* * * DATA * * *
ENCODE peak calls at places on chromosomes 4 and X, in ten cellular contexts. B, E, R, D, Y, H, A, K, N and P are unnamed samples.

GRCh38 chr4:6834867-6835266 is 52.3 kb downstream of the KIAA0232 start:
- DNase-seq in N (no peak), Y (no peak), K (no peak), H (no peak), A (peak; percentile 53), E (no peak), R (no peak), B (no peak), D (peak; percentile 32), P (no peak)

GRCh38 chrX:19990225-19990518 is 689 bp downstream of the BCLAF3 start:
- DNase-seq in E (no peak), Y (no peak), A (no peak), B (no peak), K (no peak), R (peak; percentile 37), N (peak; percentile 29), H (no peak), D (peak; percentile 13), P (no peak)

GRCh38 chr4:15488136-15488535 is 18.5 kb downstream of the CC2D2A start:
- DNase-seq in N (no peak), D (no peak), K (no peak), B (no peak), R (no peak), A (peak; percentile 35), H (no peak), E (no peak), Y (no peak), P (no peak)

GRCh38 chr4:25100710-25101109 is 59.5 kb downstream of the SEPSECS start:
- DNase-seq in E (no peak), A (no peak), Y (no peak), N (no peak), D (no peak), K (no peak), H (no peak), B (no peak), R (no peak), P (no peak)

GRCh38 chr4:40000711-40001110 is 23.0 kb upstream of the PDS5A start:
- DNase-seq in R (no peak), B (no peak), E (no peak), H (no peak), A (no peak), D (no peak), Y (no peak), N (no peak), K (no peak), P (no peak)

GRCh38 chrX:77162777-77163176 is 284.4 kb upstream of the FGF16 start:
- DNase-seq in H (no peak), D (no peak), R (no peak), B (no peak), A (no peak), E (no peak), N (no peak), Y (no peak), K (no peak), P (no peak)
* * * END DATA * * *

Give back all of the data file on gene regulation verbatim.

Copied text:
ENCODE peak calls at places on chromosomes 4 and X, in ten cellular contexts. B, E, R, D, Y, H, A, K, N and P are unnamed samples.

GRCh38 chr4:6834867-6835266 is 52.3 kb downstream of the KIAA0232 start:
- DNase-seq in N (no peak), Y (no peak), K (no peak), H (no peak), A (peak; percentile 53), E (no peak), R (no peak), B (no peak), D (peak; percentile 32), P (no peak)

GRCh38 chrX:19990225-19990518 is 689 bp downstream of the BCLAF3 start:
- DNase-seq in E (no peak), Y (no peak), A (no peak), B (no peak), K (no peak), R (peak; percentile 37), N (peak; percentile 29), H (no peak), D (peak; percentile 13), P (no peak)

GRCh38 chr4:15488136-15488535 is 18.5 kb downstream of the CC2D2A start:
- DNase-seq in N (no peak), D (no peak), K (no peak), B (no peak), R (no peak), A (peak; percentile 35), H (no peak), E (no peak), Y (no peak), P (no peak)

GRCh38 chr4:25100710-25101109 is 59.5 kb downstream of the SEPSECS start:
- DNase-seq in E (no peak), A (no peak), Y (no peak), N (no peak), D (no peak), K (no peak), H (no peak), B (no peak), R (no peak), P (no peak)

GRCh38 chr4:40000711-40001110 is 23.0 kb upstream of the PDS5A start:
- DNase-seq in R (no peak), B (no peak), E (no peak), H (no peak), A (no peak), D (no peak), Y (no peak), N (no peak), K (no peak), P (no peak)

GRCh38 chrX:77162777-77163176 is 284.4 kb upstream of the FGF16 start:
- DNase-seq in H (no peak), D (no peak), R (no peak), B (no peak), A (no peak), E (no peak), N (no peak), Y (no peak), K (no peak), P (no peak)